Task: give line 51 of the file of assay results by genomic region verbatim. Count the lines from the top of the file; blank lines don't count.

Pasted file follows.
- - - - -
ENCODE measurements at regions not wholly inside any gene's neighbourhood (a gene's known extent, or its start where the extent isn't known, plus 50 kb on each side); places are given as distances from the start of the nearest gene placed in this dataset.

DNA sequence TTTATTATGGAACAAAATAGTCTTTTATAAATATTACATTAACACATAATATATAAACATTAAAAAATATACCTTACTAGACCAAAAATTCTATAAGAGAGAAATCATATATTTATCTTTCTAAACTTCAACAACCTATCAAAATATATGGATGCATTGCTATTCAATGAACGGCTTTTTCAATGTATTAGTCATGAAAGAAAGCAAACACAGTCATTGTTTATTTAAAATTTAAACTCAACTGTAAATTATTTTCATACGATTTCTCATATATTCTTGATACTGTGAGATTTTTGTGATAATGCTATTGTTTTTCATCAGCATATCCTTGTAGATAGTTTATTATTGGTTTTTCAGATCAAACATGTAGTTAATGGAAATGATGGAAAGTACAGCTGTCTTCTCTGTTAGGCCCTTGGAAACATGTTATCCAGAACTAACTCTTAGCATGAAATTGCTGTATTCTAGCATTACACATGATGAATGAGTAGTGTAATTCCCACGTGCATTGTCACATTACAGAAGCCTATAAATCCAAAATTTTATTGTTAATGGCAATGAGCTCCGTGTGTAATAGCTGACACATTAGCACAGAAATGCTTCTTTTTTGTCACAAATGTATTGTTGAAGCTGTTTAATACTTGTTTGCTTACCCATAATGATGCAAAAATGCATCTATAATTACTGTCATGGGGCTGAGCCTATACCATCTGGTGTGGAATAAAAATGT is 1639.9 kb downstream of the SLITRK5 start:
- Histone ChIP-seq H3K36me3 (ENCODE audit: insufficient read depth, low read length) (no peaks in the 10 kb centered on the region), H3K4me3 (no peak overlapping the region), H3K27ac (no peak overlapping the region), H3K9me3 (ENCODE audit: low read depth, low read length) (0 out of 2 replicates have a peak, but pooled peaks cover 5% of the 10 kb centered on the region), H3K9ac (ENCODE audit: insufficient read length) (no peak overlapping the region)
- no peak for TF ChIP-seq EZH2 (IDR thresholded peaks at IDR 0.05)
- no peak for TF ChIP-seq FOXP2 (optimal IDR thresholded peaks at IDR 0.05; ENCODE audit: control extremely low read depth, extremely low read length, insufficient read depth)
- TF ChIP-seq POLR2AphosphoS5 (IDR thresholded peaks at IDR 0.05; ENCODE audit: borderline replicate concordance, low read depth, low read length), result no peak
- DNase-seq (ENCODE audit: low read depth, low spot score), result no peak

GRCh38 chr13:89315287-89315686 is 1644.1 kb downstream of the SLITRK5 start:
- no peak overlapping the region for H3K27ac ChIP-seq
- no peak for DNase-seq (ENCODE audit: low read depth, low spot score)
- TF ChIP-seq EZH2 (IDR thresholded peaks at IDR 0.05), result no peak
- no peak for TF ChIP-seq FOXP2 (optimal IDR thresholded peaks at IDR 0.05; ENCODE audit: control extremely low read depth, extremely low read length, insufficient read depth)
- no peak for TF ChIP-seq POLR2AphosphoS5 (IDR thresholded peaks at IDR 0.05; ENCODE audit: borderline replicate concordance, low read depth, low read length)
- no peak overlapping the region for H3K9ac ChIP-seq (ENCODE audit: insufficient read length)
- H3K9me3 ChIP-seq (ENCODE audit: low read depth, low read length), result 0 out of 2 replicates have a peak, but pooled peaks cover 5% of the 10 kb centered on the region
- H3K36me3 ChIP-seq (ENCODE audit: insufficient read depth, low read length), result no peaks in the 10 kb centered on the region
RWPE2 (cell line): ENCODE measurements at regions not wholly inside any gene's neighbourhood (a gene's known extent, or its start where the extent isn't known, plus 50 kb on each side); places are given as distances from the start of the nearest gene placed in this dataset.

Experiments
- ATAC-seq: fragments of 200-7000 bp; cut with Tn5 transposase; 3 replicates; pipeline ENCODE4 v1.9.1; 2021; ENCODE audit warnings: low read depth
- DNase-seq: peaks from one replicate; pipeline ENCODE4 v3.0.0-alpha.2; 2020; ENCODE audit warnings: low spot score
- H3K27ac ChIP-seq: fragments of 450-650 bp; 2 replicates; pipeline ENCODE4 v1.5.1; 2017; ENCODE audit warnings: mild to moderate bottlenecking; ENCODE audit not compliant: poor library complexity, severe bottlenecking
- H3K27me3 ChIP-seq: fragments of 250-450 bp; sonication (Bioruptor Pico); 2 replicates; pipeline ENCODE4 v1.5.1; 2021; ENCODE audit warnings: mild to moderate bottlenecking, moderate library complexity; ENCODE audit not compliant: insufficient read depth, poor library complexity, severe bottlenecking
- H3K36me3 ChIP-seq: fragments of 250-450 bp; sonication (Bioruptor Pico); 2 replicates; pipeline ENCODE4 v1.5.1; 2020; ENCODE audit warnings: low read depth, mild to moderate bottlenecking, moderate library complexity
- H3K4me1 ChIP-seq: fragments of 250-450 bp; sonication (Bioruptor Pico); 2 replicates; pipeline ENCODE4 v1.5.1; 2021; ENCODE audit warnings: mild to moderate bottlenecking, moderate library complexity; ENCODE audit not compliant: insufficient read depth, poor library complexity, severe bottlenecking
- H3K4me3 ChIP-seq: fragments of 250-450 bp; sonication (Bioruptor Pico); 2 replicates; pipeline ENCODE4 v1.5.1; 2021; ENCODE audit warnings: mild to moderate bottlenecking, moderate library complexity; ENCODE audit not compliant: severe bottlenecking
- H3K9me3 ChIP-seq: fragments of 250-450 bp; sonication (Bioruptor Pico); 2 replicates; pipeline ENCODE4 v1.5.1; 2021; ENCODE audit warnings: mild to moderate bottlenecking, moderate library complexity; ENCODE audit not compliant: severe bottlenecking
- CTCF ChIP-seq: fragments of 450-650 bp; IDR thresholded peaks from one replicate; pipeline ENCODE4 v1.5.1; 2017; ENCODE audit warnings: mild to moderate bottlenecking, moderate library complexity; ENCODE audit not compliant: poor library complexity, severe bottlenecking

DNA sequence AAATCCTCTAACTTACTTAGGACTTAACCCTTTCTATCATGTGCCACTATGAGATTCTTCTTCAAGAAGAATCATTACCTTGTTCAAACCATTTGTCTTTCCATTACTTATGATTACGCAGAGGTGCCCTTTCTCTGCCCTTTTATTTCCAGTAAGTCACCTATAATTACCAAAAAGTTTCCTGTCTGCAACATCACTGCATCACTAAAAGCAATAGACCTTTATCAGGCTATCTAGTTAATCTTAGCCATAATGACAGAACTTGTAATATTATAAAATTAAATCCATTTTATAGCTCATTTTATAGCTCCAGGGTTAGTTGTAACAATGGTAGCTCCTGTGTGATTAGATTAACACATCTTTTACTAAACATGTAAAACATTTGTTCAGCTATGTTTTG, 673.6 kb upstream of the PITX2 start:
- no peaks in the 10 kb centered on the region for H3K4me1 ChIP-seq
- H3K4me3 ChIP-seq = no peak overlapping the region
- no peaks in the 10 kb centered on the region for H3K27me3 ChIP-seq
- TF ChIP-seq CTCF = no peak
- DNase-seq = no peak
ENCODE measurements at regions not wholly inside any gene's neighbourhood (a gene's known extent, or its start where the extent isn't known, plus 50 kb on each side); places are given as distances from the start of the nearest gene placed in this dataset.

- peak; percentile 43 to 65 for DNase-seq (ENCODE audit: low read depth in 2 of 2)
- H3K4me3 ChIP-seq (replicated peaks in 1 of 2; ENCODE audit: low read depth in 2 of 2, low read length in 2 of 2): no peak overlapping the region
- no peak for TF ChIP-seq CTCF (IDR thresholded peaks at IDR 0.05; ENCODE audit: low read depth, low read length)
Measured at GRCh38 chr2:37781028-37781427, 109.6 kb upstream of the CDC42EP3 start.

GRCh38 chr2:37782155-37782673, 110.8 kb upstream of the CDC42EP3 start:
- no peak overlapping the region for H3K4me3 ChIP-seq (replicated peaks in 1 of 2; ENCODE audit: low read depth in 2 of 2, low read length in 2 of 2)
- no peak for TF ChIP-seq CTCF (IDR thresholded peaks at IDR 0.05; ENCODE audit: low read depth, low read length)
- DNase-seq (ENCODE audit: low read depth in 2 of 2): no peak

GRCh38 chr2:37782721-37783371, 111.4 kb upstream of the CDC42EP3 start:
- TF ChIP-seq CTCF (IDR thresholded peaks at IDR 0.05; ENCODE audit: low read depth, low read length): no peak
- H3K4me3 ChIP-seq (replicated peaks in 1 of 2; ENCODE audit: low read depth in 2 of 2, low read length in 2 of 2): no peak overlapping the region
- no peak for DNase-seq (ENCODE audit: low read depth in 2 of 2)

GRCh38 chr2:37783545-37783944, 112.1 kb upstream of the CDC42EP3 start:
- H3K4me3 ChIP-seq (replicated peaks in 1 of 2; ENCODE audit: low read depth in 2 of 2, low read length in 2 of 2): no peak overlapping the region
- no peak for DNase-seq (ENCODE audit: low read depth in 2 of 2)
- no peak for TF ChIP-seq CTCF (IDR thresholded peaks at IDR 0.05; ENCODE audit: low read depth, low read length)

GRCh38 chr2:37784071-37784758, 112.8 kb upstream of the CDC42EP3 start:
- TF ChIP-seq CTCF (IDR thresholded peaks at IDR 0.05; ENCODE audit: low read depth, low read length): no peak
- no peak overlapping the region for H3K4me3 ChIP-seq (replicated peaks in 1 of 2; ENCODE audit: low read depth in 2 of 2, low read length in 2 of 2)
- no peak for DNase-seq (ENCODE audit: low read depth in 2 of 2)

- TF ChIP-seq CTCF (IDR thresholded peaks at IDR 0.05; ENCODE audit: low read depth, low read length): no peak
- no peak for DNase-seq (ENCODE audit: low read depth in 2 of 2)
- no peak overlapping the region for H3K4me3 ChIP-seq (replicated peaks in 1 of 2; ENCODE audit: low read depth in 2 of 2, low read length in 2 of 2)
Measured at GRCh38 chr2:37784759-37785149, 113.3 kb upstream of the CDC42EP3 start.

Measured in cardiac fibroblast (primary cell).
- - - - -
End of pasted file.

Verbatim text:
GRCh38 chr2:37784071-37784758, 112.8 kb upstream of the CDC42EP3 start: